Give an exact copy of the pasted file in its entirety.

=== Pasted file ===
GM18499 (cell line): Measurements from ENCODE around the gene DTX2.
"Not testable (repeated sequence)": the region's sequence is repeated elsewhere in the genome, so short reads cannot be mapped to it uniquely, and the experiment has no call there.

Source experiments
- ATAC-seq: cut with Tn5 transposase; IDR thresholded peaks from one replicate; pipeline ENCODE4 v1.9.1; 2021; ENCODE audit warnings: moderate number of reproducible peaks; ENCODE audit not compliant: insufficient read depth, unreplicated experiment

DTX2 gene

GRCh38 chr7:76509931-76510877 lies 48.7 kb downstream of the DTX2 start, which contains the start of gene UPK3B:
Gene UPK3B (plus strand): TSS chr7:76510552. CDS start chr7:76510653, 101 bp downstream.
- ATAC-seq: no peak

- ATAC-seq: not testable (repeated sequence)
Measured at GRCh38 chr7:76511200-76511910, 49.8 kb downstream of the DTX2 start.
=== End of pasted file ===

GM18499 (cell line): Measurements from ENCODE around the gene DTX2.
"Not testable (repeated sequence)": the region's sequence is repeated elsewhere in the genome, so short reads cannot be mapped to it uniquely, and the experiment has no call there.

Source experiments
- ATAC-seq: cut with Tn5 transposase; IDR thresholded peaks from one replicate; pipeline ENCODE4 v1.9.1; 2021; ENCODE audit warnings: moderate number of reproducible peaks; ENCODE audit not compliant: insufficient read depth, unreplicated experiment

DTX2 gene

GRCh38 chr7:76509931-76510877 lies 48.7 kb downstream of the DTX2 start, which contains the start of gene UPK3B:
Gene UPK3B (plus strand): TSS chr7:76510552. CDS start chr7:76510653, 101 bp downstream.
- ATAC-seq: no peak

- ATAC-seq: not testable (repeated sequence)
Measured at GRCh38 chr7:76511200-76511910, 49.8 kb downstream of the DTX2 start.